A Close Look at Kroger, Co.’s Double-Digit Dividend Increase

If Kroger‘s (NYSE: KR) momentum wasn’t already evident when the company reported its better-than-expected results earlier this month, management just gave investors another reason to believe things are going well at the grocer. On Thursday, Kroger announced a 12% increase to its quarterly dividend — a significant step up from its 4% dividend increase last year.

The strong dividend increase comes on top of Kroger’s aggressive share repurchase program, which was updated earlier this year. Between its share repurchase program and its notable dividend increase, Kroger is prioritizing its strategy to deploy its excess cash to create shareholder value.

Here’s a look at Kroger’s just-announced dividend increase and its broader capital return program.

Image source: Getty Images.

Returning capital to shareholders

Payable on Sept. 1 to shareholders of record on Aug. 15, Kroger is increasing its quarterly dividend from $0.125 to $0.14. This is a much bigger increase than the company’s half-cent increase to its quarterly dividend last year.

“Kroger’s dividend increase reflects our Board of Directors’ confidence in our Restock Kroger plan,” said Kroger CEO Rodney McMullen in the company’s press release about the dividend increase. Kroger’s Restock Kroger plan is an initiative aimed at improving store operations and customer experiences, helping boost revenue while controlling costs. In its first-quarter update earlier this month, Kroger said it was “slightly ahead of the company’s internal expectations due to the great start to Restock Kroger, including process changes that led to especially strong cost controls and alternative revenue streams.”

Between its share repurchases and dividends, Kroger has returned large sums of capital to shareholders recently.

Last June, Kroger replaced its $500 million share repurchase program with one that doubled its size. Then Kroger announced another incremental $1 billion share repurchase program in March, when just $76 million of its previous $1 billion authorization was remaining.

These share repurchase programs helped Kroger return more than $2.1 billion to shareholders through dividends and repurchases in 2017. Further, in the last 12 months, share repurchases have totaled $2.7 billion — a figure Kroger was able to achieve with the help of using $1.1 billion of the after-tax proceeds it received from the recent sale of its convenience store unit.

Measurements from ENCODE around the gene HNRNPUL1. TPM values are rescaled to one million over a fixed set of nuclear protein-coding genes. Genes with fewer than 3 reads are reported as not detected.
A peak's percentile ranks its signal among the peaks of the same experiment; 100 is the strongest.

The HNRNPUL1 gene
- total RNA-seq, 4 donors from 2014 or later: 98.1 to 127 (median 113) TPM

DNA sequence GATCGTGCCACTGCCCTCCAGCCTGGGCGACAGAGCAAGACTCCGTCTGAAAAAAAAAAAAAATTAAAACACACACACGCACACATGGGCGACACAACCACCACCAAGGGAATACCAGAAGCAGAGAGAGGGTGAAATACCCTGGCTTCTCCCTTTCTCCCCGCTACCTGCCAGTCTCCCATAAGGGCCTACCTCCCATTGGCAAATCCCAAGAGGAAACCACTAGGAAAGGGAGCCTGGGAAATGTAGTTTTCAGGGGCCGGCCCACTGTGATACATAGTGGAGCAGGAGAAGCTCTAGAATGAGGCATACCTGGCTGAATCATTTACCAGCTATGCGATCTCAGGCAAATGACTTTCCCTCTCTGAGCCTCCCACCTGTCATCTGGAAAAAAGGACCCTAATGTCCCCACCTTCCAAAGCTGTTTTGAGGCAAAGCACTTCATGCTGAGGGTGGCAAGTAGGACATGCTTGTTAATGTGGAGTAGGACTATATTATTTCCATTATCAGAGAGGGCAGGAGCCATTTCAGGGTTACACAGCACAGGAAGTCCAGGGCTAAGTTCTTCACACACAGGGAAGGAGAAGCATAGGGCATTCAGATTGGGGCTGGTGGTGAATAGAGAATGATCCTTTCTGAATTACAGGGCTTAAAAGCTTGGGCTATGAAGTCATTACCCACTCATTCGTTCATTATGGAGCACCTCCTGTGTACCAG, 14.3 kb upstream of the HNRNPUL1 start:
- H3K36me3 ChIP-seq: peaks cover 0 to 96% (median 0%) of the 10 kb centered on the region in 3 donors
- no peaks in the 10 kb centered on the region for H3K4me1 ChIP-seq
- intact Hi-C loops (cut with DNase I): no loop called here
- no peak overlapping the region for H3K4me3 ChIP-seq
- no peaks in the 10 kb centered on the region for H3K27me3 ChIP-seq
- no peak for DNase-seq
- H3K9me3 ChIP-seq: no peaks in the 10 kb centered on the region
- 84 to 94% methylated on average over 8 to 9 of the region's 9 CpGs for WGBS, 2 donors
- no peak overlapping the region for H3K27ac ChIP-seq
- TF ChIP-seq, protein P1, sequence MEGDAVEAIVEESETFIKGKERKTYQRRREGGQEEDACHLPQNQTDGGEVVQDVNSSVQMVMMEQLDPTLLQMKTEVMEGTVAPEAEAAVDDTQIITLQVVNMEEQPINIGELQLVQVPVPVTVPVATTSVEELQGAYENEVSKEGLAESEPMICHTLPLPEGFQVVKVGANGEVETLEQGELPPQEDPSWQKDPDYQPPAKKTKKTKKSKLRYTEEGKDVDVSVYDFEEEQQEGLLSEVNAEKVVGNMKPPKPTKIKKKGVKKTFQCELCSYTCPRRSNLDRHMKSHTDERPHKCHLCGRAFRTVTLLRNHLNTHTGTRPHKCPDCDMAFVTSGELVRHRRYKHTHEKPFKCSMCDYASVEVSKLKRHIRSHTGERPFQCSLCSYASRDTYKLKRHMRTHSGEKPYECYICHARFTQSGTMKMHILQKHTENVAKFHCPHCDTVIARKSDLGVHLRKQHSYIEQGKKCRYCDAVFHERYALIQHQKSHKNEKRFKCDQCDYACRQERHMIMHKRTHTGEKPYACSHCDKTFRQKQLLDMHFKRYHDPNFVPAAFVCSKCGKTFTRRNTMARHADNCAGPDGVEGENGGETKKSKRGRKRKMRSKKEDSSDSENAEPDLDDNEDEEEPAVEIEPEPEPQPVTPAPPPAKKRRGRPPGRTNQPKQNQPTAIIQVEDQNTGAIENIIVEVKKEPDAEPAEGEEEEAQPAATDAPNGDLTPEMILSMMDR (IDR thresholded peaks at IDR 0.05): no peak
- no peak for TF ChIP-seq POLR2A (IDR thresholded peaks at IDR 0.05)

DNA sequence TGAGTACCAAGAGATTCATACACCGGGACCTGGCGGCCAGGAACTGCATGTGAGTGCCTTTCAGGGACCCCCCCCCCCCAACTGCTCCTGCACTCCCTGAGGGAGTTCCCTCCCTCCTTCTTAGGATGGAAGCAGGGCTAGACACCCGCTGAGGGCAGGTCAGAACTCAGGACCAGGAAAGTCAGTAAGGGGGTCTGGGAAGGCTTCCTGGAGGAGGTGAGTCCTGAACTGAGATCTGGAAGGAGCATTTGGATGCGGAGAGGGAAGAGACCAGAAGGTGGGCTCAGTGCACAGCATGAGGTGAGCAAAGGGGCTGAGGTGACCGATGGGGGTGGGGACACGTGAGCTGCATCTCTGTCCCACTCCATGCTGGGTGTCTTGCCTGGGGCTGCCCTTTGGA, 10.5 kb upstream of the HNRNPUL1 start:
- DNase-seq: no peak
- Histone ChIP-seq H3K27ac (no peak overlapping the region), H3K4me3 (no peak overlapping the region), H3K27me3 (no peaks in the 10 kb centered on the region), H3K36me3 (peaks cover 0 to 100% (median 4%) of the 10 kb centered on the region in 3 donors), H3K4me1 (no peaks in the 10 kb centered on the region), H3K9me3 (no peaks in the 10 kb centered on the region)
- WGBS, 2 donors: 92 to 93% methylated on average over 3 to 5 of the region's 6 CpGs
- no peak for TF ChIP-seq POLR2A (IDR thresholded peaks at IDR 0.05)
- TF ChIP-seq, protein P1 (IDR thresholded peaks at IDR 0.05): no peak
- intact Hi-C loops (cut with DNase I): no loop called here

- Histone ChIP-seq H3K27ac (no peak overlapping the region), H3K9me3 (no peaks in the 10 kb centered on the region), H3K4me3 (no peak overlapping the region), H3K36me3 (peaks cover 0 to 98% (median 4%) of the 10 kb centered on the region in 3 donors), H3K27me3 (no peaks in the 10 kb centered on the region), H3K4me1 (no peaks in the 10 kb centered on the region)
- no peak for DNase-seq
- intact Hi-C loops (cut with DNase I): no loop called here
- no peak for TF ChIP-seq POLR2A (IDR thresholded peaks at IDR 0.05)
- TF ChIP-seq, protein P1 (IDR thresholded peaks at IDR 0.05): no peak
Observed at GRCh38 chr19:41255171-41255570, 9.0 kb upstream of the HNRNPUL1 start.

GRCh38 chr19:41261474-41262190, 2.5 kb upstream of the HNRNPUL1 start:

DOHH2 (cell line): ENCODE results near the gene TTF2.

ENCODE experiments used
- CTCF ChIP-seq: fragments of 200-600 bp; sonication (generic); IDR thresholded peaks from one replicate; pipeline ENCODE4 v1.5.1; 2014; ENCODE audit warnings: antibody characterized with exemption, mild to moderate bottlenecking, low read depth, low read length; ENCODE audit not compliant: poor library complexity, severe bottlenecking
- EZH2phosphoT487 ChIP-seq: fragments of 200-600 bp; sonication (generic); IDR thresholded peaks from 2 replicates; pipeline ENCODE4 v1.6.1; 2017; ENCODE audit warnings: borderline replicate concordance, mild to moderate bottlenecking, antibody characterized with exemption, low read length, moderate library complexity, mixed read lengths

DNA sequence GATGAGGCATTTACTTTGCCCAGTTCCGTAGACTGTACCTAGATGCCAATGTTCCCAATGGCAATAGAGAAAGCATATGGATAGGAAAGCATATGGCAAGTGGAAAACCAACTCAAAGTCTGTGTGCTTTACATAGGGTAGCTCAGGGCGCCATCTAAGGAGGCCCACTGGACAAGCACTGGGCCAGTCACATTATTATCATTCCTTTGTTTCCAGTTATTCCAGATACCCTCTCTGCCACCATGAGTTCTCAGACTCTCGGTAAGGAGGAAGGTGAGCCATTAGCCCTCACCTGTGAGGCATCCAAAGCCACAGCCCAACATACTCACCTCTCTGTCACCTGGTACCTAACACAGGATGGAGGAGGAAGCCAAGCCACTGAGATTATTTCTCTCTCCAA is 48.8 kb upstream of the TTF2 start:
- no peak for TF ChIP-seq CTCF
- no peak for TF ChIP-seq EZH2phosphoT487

As far as dividends go, Kroger has paid $442 million to shareholders over the past 12 months.

Kroger was able to do all of this while investing $3 billion of its capital.

More dividend growth ahead

This dividend increase extends Kroger’s growing track record of strong dividend growth. Since reinitiating its dividend in 2006, the company’s dividend has increased at an average rate of 13%. And investors have good reason to expect more meaningful growth in the years ahead.

Not only does Kroger’s low payout ratio (the percentage of a company’s earnings being paid out in dividends) of just 23% suggest the grocer has plenty of room for further dividend growth, but Kroger’s business is growing. In Kroger’s first quarter, sales and adjusted earnings per share increased 3.4% and 26%, respectively. In addition, management said it expects same-store sales to rise a nice 2% to 2.5% in 2018 when excluding fuel.

Kroger’s healthy business and its ability to return substantial cash to shareholders highlight the company’s attractiveness as a long-term dividend stock. Accounting for its 12% dividend increase, Kroger boasts a meaningful forward dividend yield of 2%.

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Daniel Sparks has no position in any of the stocks mentioned. The Motley Fool has no position in any of the stocks mentioned. The Motley Fool has a disclosure policy.

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